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Maperton medieval settlement

A Scheduled Monument in Maperton, Somerset

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Latitude: 51.0355 / 51°2'7"N

Longitude: -2.4657 / 2°27'56"W

OS Eastings: 367443.947334

OS Northings: 126338.917302

OS Grid: ST674263

Mapcode National: GBR MX.H13L

Mapcode Global: FRA 56QC.WS1

Entry Name: Maperton medieval settlement

Scheduled Date: 21 April 1977

Last Amended: 29 April 1998

Source: Historic England

Source ID: 1018151

English Heritage Legacy ID: 28856

County: Somerset

Civil Parish: Maperton

Traditional County: Somerset

Lieutenancy Area (Ceremonial County): Somerset


The monument includes a medieval settlement built on the slope of a north west
facing hillside in south Somerset.
The settlement includes earthworks indicating the sites of houses and other
village features and areas of medieval agriculture in the form of ridge and
furrow. The settlement is aligned north west-south east down the hillside,
with the settlement features to the south spreading down the hill to meet the
arable fields at the lower end of the slope. The area of occupation earthworks
at the southern end of the field leads into two parallel hollow ways running
north west down the field. At their lower ends the hollow ways become ditches
which divide parts of the field system.
At the south end of the settlement there are a number of house platforms
linked by a hollow way which branches to the north and east. Also in this area
is a large depression 16m north-south, 24m east-west and 1.5m deep which is
thought to be a village pond. On the east side of the pond there is a house
platform 1m high, 8m wide and 16m long north-south. To the south east of this
there are another three house platforms each about 0.5m high and 16m square.
To the south of the settlement area is a bank 1m high which demarcates the
southern end of the settlement. Each of the two parallel hollow ways running
north have house platforms on their west sides. The west hollow way is about
1m deep and 2m wide, with house platforms 0.75m high. The house platforms here
stop a little way down the slope with a large open area to their north. The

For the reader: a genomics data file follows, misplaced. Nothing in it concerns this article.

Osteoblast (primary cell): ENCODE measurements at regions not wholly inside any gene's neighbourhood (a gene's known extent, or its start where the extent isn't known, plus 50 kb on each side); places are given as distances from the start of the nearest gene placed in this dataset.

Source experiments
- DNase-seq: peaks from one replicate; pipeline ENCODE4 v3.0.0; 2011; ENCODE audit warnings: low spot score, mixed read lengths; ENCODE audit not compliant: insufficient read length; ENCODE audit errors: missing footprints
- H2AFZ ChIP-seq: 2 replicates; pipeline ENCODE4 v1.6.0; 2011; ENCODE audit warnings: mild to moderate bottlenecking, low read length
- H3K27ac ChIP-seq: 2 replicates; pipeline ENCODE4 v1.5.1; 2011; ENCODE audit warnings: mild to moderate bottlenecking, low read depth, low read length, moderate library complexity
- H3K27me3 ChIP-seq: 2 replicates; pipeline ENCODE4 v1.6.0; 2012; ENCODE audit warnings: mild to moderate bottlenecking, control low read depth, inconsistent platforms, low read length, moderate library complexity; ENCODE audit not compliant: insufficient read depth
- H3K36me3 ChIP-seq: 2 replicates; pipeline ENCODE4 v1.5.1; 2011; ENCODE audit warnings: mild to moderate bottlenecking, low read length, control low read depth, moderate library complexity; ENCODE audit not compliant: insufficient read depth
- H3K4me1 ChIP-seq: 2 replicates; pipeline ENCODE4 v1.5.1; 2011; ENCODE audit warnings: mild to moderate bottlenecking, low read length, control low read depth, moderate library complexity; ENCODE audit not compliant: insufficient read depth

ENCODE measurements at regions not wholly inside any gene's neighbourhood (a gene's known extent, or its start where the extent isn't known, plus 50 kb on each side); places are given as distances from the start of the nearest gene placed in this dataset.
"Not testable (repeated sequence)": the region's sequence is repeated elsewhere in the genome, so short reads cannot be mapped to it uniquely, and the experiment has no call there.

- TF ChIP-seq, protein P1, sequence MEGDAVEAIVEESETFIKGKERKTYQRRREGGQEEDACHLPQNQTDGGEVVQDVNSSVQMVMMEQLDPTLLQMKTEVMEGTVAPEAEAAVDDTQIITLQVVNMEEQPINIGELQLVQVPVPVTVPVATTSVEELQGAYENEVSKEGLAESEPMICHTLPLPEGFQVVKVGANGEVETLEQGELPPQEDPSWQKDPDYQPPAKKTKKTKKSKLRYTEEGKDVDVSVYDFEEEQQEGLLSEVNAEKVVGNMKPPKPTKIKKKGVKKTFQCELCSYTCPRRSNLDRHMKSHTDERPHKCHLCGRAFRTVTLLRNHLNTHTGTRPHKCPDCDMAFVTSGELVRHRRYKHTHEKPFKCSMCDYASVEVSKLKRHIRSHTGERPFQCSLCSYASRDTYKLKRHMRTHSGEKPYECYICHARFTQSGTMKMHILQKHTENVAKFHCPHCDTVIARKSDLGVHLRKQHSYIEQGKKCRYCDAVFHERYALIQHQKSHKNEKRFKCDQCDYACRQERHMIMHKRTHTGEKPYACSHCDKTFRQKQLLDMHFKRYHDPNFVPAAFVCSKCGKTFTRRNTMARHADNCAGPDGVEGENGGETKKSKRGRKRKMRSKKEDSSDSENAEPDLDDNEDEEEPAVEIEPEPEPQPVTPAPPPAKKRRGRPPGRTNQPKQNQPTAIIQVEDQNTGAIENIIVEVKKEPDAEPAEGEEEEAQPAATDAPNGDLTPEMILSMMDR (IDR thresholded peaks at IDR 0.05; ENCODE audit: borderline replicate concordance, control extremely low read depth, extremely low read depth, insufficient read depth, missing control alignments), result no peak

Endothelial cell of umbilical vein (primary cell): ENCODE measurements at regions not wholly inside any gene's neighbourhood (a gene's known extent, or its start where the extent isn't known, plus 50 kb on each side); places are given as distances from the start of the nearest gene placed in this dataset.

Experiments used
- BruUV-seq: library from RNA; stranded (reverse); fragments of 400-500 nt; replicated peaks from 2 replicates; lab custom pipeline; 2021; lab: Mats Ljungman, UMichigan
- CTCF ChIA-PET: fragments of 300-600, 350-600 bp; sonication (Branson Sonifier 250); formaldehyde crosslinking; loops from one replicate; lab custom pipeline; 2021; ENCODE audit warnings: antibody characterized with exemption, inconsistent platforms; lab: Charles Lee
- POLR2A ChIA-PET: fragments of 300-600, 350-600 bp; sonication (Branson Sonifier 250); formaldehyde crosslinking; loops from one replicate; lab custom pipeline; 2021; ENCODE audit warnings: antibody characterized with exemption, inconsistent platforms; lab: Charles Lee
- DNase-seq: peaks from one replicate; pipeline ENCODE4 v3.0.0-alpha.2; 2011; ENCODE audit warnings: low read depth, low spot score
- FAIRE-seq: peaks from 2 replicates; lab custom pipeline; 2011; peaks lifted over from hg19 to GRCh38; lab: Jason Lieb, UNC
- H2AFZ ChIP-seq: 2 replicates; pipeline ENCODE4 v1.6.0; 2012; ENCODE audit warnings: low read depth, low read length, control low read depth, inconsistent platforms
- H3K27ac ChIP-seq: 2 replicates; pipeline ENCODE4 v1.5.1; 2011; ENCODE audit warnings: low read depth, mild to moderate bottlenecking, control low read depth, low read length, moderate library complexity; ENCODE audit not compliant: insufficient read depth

parallel hollow ways are 16m apart, and the four house platforms between them
are about 6m wide appearing as a series of terraces. About halfway down the
slope the hollow ways give rise to ditches on the same alignment forming three
fields. The ditches are 1m wide and form a series of steps with each field to
the west being 1m higher than the field to the east. East of the eastern
hollow way the earthworks are much slighter, but evidence of field divisions
can be seen running north east-south west,and a long field division 1m wide
and 0.3m deep running north west-south east.
Documentary evidence indicates that nine people paid lay subsidy in 1327. It
is also mentioned in the 1569 Certificate of Musters, and called an `obscure
village' in 1633. In the 1665-6 Hearth Tax entry it is recorded as having 17
houses, the largest with seven hearths.
A number of features are excluded from the scheduling; these are post and wire
fences which are part of field boundaries, iron field gates and a concrete
trough base sunk into the ground, although the ground beneath them is

The site of the monument is shown on the attached map extract.

Source: Historic England

Reasons for Scheduling

Medieval rural settlements in England were marked by great regional diversity
in form, size and type, and the protection of their archaeological remains
needs to take these differences into account. To do this, England has been
divided into three broad Provinces on the basis of each area's distinctive
mixture of nucleated and dispersed settlements. These can be further divided
into sub-Provinces and local regions, possessing characteristics which have
gradually evolved during the last 1500 years or more.
This monument lies in the West Wessex sub-Province of the Central Province, an
area characterised by large numbers of villages and hamlets within
countrysides of great local diversity, ranging from flat marshland to hill
ridges. Settlements range from large, sprawling villages to tiny hamlets, a
range extended by large numbers of scattered dwellings in the extreme east and
west of the sub-Province. Cultivation in open townfields was once present, but
early enclosure was commonplace. The physical diversity of the landscape was,
by the time of Domesday Book in 1086, linked with great variations in the
balance of cleared land and woodland.
The Somerset Levels and Polden Hills local region is divided into two parts by
the low ridge of the Poldens. Settlements are few on the wide green wetlands,
but the land is intricate enough to bring ridges, islands and tongues of
higher land into close contact with the Levels. It is at the junction between
these dry lands and wetlands that ancient villages and hamlets are to be

The medieval settlement of Maperton has prominent earthworks which mark the
locations of village features. These earthworks and additional buried
remains will contain archaeological deposits and environmental evidence
relating to the settlement and the agricultural landscape in which it was

Source: Historic England


SMR No 54202, Somerset C. C. SMR,

Source: Historic England

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